Safe, reliable and cost-effective public transportation is one of the world's most pressing needs. Mass transportation by personal vehicles causes a host of problems such as increasing congestion, pollution, environmental degradation, high injury and fatality rates, and excessive reliance upon fossil fuels. In addition, the operational range of highway travel is becoming constrained by a lack of land to site new freeways and by significant environmental concerns, such as global warming.

Air transportation requires large, centralized hubs to operate profitably. North America's newest airports, Dallas-Fort Worth, and Denver International, each use over fifty square kilometers of land to house the requisite infrastructure. The movement of traffic to and from these central hubs also creates congestion problems. Increasingly, under these constraints, air travel has become unsuited for short-distance trips.

Rail transportation, including electric trains, is safe, clean, and inexpensive. However, speed and capacity are limited. Because of physical constraints, convenience to the traveler is relatively low. Building new rail corridors requires long, straight, rights-of-way which are no longer available in medium to densely populated areas. While rail technology can be adapted to permit speeds in excess of 250 km per hour, increased speeds require long, straight and level grades, and more distance between stations and between trains to accommodate acceleration and deceleration. Conventional and newer high speed rail systems cannot serve a decentralized population.

Magplane Technology Inc. has developed a system that has successfully integrated a number of disciplines that collectively result in a newer and better solution to high speed transportation. MTI's proprietary technology and wholly owned patents have enabled it to design a transportation system unlike any other. This system provides an economical and environmentally acceptable alternative to high speed trains, commuter planes, and also, to a large extent, automobiles and intercity buses. Magplane also provides a system so flexible and efficient that it can compete effectively with planes, trains and automobiles at certain distances and have a profound impact on stimulating and managing future growth in an environmentally sustainable manner.

Magplane is not a faster railroad, but a high-capacity means to provide continuous traffic flow along magways, installed either within existing highway right-of-ways, or through and to previously inaccessible locations. It can serve closely spaced magports located off-line at major malls or transportation centers many kilometers apart. It can interface with existing transportation systems or provide an entirely new transportation infrastructure. Magplane offers a realistic alternative to the automobile because it offers similar convenience without the limited range and capacity constraints, and as such is not just an alternative to rail and air travel.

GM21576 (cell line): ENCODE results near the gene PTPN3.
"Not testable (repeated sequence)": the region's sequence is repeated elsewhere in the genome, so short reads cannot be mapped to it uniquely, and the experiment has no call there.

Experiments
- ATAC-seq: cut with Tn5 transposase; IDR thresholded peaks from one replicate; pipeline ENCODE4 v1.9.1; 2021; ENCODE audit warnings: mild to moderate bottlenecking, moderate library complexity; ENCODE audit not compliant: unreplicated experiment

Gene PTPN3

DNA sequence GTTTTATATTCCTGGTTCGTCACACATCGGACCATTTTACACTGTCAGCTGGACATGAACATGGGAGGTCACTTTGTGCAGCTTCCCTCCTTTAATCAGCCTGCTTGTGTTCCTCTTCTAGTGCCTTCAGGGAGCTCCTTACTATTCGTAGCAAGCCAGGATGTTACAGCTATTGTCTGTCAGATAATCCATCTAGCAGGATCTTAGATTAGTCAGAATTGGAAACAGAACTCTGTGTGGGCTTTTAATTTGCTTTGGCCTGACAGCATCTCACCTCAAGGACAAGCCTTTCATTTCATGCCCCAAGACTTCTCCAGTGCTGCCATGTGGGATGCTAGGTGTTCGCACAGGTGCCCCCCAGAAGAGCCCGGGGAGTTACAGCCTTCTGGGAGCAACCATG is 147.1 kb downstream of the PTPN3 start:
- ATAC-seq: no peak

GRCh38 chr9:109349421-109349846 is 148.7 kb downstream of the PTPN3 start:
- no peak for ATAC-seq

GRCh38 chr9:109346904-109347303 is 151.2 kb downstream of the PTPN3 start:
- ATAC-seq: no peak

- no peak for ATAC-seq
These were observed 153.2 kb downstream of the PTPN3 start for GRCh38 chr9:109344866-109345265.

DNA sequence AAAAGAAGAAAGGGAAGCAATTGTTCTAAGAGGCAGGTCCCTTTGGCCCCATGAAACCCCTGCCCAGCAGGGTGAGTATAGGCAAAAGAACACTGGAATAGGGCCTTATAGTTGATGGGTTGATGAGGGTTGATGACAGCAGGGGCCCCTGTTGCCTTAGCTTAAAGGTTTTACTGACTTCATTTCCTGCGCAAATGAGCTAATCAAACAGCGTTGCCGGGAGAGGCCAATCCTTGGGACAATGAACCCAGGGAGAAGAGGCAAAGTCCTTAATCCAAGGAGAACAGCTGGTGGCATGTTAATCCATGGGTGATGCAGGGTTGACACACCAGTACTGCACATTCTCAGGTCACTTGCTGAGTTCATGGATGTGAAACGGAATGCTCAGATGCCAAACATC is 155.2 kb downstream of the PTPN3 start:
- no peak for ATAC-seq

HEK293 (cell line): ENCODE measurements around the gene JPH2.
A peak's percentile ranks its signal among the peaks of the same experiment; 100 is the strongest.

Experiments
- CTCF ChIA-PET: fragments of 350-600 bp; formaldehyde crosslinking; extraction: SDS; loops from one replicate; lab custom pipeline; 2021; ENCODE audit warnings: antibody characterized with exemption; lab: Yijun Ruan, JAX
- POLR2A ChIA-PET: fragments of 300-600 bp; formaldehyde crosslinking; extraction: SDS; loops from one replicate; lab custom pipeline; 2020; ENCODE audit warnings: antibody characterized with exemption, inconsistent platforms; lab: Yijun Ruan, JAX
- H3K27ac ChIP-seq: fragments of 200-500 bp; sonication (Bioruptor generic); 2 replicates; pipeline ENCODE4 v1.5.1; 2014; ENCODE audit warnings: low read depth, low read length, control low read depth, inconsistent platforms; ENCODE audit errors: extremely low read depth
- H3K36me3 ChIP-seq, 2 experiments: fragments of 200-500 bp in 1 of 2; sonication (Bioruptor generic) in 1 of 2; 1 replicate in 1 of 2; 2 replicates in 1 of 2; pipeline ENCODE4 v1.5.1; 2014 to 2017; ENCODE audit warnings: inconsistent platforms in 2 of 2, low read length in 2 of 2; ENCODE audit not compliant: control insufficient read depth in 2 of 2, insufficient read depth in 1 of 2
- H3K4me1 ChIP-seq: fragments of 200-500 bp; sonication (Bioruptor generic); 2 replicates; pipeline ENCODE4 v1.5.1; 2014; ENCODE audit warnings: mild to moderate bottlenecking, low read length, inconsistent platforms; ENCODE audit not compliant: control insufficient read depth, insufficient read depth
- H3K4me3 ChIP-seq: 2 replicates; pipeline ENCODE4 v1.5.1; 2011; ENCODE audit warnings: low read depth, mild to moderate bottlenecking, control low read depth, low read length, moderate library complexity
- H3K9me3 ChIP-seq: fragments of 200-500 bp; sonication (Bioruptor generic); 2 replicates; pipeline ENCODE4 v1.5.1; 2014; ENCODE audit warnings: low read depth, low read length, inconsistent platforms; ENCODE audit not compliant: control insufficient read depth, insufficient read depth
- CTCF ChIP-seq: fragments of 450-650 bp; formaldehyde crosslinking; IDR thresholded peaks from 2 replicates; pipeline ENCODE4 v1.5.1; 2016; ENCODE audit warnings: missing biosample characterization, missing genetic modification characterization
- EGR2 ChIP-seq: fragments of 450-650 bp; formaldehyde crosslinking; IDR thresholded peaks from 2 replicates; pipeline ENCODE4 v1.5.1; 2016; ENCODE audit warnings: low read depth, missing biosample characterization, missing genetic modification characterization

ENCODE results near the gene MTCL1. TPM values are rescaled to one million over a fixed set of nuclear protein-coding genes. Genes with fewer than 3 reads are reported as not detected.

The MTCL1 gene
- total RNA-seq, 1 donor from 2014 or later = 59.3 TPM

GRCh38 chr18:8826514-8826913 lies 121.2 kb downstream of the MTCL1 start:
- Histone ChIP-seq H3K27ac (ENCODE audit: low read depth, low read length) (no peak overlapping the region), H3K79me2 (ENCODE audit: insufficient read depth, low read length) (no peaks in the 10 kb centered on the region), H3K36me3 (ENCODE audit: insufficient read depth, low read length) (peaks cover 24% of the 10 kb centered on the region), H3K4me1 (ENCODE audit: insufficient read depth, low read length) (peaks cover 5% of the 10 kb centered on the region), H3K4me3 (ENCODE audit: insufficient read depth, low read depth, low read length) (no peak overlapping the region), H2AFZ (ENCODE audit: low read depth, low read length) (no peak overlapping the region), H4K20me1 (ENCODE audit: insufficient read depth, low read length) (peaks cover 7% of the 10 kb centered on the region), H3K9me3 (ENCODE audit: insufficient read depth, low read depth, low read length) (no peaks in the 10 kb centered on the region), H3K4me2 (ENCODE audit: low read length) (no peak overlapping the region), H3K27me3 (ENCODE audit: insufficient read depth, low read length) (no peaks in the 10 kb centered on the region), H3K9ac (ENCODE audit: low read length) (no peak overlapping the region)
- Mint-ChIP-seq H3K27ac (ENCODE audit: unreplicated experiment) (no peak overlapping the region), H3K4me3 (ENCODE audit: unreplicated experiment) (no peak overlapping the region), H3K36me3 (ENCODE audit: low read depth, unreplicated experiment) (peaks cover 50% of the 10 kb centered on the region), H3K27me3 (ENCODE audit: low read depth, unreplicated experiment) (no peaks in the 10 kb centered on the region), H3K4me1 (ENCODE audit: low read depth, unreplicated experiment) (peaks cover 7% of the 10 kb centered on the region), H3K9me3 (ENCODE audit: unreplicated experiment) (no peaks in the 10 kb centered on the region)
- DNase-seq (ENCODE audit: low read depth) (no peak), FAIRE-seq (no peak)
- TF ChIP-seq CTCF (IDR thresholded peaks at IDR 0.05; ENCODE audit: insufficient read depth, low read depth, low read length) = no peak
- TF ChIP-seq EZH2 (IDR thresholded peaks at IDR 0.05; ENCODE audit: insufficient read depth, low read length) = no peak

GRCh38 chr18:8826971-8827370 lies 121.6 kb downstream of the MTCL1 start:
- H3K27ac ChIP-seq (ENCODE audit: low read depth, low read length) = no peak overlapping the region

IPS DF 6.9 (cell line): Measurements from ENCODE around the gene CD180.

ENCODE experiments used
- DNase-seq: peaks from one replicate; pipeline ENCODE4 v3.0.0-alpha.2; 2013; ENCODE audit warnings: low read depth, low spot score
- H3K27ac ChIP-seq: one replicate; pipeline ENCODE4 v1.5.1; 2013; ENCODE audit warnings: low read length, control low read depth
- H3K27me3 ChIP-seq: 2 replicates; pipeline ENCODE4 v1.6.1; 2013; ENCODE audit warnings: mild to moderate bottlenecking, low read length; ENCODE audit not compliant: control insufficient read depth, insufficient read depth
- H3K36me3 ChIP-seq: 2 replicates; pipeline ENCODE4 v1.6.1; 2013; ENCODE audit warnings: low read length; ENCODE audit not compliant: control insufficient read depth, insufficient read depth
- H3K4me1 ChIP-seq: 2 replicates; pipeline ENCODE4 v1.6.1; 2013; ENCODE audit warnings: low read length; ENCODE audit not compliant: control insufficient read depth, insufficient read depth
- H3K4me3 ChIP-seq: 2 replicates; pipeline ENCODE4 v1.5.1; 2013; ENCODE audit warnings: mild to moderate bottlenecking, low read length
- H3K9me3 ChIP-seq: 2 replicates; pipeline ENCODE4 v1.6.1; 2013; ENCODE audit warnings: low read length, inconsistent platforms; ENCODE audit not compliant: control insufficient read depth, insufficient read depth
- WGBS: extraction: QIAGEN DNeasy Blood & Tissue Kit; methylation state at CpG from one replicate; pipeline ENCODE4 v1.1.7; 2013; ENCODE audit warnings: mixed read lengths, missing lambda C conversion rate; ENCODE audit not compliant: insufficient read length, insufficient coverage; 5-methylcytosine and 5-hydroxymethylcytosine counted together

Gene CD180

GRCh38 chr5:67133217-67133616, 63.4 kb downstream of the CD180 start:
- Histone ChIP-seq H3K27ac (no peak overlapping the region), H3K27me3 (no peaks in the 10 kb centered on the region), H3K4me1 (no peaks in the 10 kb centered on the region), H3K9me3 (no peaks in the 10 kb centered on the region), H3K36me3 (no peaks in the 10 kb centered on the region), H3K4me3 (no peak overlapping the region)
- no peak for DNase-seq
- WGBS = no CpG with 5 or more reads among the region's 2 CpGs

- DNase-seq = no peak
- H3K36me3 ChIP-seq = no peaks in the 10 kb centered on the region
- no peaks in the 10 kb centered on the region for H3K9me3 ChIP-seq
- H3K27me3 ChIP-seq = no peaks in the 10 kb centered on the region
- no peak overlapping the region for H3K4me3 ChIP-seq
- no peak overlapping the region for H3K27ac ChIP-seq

Magplane's flexibility and service to an increased passenger base will result in "induced demand". Trips that heretofore were not considered because of time, distance, and cost can now be feasible. People can live at considerable distance from their jobs and still commute in a reasonable time, for reasonable cost.

The ability to collapse distances separating the major metropolitan regions of heavily urbanized corridors such as Southern California and the Northeast Corridor in the United States can radically alter travel patterns as more commuters become accustomed to traveling beyond the limited confines of the metropolis.

The capacity limits for the Magplane Commuter Service will resemble the subway systems of North America. With single intercity vehicles, the estimated hourly capacity is 10,000 passengers in one direction, and with three linked vehicles, three times higher. Using linked Intracity vehicles, capacities equal to any of the major world metro systems can be achieved.?

In studies performed for the US Federal Railroad Administration (FRA) (High Speed Ground Transportation for America, 1997), the operating and maintenance cost for an intercity maglev system in California was estimated to be 6.6 cents per revenue passenger mile. Factors such as level of service, traffic volume, route length, passenger-miles per train-mile, load factor, passenger-miles per gross ton-mile, passenger-miles per train-hour, and average trip length influence the operating costs of maglev service. Other corridor operating and maintenance cost estimates in the FRA study hovered between 10 and 13 cents a mile.